Let’s Talk It Up! Mental Health and the Military Family

Mental Health Is Worth a Conversation

In early March, Department of Defense health leaders provided testimony at a Senate Appropriations Subcommittee on Defense hearing and discussed a serious issue facing service members and their families—mental health.

At NMFA, we know the toll military life can take on families, from numerous moves across the globe or pauses in careers and school sports teams. It is a unique life that can spawn an array of emotions.

That is why we want and encourage military families to “talk it up”! Talk about the challenges of military life with professionals, unplug from the day-to-day and spend time in the healing properties of nature (Operation Purple, anyone?), and utilize the resources available that best fit your family’s needs.

Why is this important? Because prioritizing mental health will secure every military family member’s voice and role of importance. Don’t know where to start? We have you covered!

Military Families Have Access to Professional Support

It is important to note that service members and their families can choose to seek help in various ways, with options that suit your family’s needs. Prefer to speak over the phone instead of in person? Maybe you prefer one-on-one versus a peer group setting? Whatever your preference, professional support is available.

In-Person Options:

  • Military and Family Life Counseling (MFLC) program: This program provides free, confidential counseling services to military members and their families, including individual and family counseling, support groups, and workshops on and off the military installation. Counselors are trained to address various mental health concerns, including stress, anxiety, depression, and relationship issues.
  • Unit Chaplin: Within your service member’s unit will be a chaplain who can provide support, resources, and guidance. Chaplains may not have clinical counseling training, but they do adhere to confidentiality and will know the primary resources available and how to get started.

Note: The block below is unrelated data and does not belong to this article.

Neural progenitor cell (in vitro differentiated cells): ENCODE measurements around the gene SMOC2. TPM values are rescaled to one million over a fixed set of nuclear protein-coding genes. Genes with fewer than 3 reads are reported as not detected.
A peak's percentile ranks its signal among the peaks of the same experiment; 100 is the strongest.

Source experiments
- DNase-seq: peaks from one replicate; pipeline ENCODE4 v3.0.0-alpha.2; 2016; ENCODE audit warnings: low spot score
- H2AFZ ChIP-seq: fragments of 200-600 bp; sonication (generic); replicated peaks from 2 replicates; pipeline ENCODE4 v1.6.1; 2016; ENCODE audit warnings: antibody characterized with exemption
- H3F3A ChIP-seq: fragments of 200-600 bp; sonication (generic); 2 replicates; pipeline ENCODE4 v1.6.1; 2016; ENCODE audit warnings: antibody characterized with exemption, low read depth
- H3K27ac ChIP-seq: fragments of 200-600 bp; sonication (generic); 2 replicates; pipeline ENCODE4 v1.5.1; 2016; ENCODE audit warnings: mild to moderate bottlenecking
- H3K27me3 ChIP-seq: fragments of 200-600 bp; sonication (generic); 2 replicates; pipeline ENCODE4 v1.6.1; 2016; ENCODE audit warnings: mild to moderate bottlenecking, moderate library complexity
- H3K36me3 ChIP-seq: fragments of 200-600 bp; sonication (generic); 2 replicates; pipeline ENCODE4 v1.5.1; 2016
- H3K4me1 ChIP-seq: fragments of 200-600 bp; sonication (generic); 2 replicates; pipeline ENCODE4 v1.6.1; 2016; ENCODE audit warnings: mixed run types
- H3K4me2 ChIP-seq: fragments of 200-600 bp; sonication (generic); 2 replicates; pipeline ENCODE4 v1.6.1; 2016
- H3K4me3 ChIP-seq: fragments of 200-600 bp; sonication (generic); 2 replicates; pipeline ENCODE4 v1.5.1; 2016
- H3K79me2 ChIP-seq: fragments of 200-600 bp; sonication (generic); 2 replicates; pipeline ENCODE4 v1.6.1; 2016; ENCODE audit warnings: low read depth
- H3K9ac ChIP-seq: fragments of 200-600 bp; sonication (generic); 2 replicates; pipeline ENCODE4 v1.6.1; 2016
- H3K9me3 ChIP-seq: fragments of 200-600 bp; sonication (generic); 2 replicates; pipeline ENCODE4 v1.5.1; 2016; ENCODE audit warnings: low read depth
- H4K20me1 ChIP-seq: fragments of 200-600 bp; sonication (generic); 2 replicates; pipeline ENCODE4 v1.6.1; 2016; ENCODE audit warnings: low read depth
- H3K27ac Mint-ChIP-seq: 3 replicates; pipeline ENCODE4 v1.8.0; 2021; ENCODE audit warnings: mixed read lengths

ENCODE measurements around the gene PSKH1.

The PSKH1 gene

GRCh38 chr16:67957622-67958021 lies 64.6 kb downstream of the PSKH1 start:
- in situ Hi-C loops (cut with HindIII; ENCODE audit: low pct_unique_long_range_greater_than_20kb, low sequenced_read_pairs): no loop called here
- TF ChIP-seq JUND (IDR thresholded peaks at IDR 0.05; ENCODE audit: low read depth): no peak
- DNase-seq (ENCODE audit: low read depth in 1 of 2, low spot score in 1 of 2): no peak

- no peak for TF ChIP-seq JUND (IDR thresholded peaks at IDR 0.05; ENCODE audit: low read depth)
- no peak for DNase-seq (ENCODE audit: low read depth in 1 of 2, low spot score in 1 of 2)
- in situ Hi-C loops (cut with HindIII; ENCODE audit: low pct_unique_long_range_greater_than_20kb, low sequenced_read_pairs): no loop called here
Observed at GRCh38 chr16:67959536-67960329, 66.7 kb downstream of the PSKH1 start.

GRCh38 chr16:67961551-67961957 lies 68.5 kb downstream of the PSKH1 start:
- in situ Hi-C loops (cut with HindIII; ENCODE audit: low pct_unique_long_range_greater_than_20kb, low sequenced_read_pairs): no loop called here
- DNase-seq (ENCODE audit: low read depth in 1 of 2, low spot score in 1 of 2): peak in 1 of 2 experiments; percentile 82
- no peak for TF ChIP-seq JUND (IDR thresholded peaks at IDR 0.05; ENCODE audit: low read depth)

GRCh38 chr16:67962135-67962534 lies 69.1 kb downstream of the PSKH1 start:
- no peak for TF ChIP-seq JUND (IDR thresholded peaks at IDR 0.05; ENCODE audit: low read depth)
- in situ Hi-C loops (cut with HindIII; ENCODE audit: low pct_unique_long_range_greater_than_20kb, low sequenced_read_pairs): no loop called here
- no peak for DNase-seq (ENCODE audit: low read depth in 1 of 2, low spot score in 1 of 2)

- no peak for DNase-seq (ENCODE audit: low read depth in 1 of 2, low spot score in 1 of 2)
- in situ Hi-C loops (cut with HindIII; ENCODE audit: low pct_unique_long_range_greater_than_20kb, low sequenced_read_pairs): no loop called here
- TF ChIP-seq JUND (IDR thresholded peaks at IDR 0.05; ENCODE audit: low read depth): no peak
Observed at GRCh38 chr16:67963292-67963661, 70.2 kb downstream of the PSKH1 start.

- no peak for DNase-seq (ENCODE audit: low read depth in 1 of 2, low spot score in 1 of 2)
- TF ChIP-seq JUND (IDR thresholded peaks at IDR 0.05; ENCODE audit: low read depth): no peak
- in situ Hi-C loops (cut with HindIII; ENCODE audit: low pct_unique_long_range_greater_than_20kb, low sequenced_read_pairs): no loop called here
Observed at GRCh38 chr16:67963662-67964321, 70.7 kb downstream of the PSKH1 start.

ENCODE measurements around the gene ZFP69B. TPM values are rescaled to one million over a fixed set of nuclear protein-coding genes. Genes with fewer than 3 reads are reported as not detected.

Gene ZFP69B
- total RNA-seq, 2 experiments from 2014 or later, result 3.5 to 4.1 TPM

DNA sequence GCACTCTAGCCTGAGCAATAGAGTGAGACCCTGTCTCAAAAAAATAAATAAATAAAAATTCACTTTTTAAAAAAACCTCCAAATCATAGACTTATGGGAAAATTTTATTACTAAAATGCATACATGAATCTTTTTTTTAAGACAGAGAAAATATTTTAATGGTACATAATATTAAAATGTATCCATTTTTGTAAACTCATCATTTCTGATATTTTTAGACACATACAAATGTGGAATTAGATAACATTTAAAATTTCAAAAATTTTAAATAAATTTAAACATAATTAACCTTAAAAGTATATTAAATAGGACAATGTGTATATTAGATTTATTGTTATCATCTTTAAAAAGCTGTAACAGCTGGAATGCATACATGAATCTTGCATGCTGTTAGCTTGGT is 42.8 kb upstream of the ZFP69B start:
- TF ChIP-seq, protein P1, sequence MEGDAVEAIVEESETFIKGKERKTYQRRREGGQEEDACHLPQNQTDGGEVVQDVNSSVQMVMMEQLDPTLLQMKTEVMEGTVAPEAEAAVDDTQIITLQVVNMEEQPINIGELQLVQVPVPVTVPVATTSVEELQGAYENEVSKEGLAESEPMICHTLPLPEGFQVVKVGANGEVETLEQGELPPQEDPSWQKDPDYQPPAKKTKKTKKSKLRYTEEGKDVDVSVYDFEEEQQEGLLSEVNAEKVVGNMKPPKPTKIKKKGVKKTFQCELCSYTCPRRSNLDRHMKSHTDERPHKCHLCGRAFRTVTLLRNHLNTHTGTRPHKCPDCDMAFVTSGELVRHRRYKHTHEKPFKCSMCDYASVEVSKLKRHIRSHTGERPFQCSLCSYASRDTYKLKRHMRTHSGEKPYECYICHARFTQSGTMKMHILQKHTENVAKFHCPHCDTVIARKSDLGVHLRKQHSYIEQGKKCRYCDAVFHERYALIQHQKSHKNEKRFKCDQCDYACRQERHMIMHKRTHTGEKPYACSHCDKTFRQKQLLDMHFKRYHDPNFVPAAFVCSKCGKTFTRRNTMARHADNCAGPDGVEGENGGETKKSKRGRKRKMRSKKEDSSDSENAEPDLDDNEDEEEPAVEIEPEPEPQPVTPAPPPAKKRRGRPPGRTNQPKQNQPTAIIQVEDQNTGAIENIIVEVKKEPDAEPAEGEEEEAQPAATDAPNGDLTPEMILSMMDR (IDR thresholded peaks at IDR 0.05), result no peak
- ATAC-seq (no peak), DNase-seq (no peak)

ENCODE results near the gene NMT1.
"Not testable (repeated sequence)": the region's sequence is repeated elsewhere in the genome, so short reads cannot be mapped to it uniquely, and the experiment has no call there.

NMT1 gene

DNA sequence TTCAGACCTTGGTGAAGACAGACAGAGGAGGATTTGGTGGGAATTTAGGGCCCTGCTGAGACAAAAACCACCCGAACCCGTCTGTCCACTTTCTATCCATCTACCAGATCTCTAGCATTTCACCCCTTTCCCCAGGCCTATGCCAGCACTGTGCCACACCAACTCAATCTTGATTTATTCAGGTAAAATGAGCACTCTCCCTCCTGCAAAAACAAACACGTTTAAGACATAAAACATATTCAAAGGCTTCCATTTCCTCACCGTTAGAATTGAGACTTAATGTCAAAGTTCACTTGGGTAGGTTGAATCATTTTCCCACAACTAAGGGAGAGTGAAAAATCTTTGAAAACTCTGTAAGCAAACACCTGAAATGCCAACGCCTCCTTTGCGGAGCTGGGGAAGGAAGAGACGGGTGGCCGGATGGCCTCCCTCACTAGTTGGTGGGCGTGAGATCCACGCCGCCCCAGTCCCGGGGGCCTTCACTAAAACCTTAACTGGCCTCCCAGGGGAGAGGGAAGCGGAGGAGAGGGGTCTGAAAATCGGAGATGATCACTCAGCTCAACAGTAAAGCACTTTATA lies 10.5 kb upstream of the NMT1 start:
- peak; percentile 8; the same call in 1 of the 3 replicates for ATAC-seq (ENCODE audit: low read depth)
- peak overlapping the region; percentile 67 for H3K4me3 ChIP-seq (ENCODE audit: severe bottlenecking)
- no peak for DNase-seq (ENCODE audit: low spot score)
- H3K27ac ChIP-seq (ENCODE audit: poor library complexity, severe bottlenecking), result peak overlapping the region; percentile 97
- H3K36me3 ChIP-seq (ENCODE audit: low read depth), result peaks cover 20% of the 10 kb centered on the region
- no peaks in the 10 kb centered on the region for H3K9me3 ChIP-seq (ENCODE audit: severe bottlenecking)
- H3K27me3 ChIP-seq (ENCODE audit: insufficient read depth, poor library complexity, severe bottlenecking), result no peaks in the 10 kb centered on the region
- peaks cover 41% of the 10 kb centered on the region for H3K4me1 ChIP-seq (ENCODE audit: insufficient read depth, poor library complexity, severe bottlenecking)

• Installation Clinic or Hospital: Contact your primary care manager to discuss your mental health concerns in a safe and protected environment. You may learn about the services provided in those halls or receive a referral for professional outside care conducive to your situation.

Over the Phone or Chat Options:

  • Military OneSource Live Chat: Available 24/7, this chat or phone option can be a preferred method with no limitations on location or time zone. Non-medical counseling will be available with guidance and resources.
  • Military Crisis Line/Veterans Crisis Line: Another 24/7 option, this crisis line offers trained responders ready and willing to help. They also provide a text messaging option for those not ready to talk over the phone or have access to a computer to chat.
  • Wounded Warrior Project Talk: Get access to an empathetic listener who will be committed to you or your family for a weekly 20-minute call.

Talk it Up and Why It Is Important

Now that you have the tools and numerous resources available to you and your family, the next step is to get comfortable and secure using it.

Mental health has historically, for some, been a taboo topic in the military since service members are expected to be tough and resilient—America’s heroes— and seeking help for mental health concerns could be perceived as altering that persona. But as Defense health leaders have recently noted, there is an upward shift toward greater acceptance and support for mental health and well-being, and we must stay on that trajectory.

Mission to Support Military Families

Wherever you or your family are on a healing journey, remember that you are not alone, and resources are available. By prioritizing mental health, each military family member will hopefully feel better supported and equipped for any mission ahead.

Do you feel supported as a military family? Share your story with us.

By: Angela Sablan Tenorio, Content Manager